What to expect at the Best of News Design judging

Editor’s note: On Friday, a bevy of visual journalists will come to Syracuse University to help with the Society for News Design’s annual creative competition. Some will judge the competition, but many students and professionals will help as “facilitators.” It’s a tough job, but one that comes with incredible learning opportunities and gives everyone involved a wealth of inspiration. Last year we asked judging veteran Andrea Zagata to write this guide for first-time facilitators. She’s coming back, and so is this post, because it’s full of common-sense tips on what to pack — and what to expect — if you are also coming to SND34. Even if you aren’t coming, she gives great insight into the type of things that go on over this weekend.

Also, check snd.org all weekend and Monday for live coverage of both the Best of News Design and the World’s Best Newspaper competitions. For the first time, both competitions will be judged simultaneously.

What to bring

Pack comfortable clothes and comfortable shoes, a heavy jacket and clothing to layer. It is cold outside in Syracuse in February, but warm inside with so many people constantly on their feet.


You will probably end up on the shuttle from the airport to the hotel with someone else who is attending the conference. It might be someone you haven’t met. You will recognize them as an attendee when you see them eyeing your Converse All-Stars, nerdy glasses, and other hipster attire suspiciously. Introduce yourself. This will be your first of many introductions, so get used to it.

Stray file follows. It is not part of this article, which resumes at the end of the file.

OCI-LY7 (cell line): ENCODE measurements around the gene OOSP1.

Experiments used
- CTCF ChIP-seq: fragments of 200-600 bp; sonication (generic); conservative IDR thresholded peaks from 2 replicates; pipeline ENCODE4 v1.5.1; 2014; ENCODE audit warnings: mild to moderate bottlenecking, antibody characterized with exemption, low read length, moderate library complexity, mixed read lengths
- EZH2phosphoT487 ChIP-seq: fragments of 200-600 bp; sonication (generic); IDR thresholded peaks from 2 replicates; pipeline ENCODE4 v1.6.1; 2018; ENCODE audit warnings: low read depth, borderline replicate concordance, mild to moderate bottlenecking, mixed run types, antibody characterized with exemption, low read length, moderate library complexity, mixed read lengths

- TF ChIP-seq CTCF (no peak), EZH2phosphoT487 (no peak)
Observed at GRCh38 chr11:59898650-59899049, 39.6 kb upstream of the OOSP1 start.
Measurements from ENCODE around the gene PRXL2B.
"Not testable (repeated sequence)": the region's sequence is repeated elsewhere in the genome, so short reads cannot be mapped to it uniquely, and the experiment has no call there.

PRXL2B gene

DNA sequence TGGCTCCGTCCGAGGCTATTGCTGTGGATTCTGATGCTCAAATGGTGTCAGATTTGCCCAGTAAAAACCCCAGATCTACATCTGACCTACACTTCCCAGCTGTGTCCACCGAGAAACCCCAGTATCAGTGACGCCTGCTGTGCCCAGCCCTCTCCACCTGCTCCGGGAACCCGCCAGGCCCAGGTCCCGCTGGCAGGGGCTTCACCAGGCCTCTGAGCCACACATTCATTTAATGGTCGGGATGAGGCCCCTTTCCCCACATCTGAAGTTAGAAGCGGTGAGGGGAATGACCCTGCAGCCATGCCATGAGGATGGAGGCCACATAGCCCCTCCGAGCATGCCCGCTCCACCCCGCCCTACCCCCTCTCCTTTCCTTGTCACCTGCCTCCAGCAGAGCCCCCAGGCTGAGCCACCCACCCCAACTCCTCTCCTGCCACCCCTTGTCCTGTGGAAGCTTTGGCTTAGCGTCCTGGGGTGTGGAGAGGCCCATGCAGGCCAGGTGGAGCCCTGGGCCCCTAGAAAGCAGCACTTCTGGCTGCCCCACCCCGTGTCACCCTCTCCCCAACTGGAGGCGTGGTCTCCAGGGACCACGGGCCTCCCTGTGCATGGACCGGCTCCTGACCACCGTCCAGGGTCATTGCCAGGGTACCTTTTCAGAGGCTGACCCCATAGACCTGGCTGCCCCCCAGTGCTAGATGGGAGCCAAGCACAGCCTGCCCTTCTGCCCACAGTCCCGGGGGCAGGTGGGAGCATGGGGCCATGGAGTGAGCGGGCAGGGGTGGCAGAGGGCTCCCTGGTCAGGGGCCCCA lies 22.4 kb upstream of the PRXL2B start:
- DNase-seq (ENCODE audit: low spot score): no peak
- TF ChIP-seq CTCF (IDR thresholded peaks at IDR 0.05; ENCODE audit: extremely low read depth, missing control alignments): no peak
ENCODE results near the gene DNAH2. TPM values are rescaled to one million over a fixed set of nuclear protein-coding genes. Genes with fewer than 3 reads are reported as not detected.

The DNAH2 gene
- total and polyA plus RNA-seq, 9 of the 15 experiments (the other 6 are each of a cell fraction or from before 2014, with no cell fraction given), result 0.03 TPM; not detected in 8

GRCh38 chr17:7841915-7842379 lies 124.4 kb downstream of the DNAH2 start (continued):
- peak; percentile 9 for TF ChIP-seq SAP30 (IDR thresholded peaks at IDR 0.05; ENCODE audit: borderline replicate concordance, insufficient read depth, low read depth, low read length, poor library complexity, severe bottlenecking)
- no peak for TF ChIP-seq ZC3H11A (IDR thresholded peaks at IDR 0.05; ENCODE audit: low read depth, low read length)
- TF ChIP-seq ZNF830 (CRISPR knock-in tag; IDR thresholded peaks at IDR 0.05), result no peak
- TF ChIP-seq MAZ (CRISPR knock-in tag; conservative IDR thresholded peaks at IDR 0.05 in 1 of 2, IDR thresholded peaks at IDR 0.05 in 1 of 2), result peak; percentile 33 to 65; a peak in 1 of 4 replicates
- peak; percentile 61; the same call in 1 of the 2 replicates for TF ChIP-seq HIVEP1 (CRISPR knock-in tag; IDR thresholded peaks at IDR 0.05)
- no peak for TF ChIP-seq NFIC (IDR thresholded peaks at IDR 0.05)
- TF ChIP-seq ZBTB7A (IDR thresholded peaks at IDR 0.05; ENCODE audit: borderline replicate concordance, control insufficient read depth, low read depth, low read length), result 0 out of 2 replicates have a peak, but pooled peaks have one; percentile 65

When you check in at the hotel, you will receive a packet with an itinerary at the front desk. If you don’t, say “Where is my packet with the itinerary?” The most common reason (I have encountered) to not receive a packet is because you look like a student. This might only be a me problem, but fair warning just in case. There will be an Identification badge in your packet. Check to make sure your name is spelled correctly, get your sharpie marker out if it isn’t, but DO NOT LOSE THE BADGE.

If you have time, go to your room and take a nap. Trust me. I know you didn’t get any sleep on that plane, and you’re going to need it.

You may get a note under your door regarding an impromptu facilitator dinner. If you do, attend. Attend everything you are invited to, even if you are exhausted. It’s worth it.

Whenever possible, introduce yourself to someone new. Ask what they do. Talk about design. Talk about your dog, cat, kid, paper, website, pay wall, ebooks, mobile apps. Introduce yourself to somebody on the elevator in the hotel. Try not to be shy, everyone’s pretty nice, whether this is their 10th contest or their first.


Early in the morning, you will meet in the hotel lobby and be bused to Drumlins (the judging facility.) Don’t be late, don’t miss the bus or you will be shunned. Wear your coat — it’s cold out there, folks. Sit by somebody you don’t know, or maybe somebody you met on Friday. Get ready to see more newspaper pages than you could possibly imagine.

Eat bagels and fruit for breakfast when you get to Drumlins. Hang up your coat. Not necessarily in that order.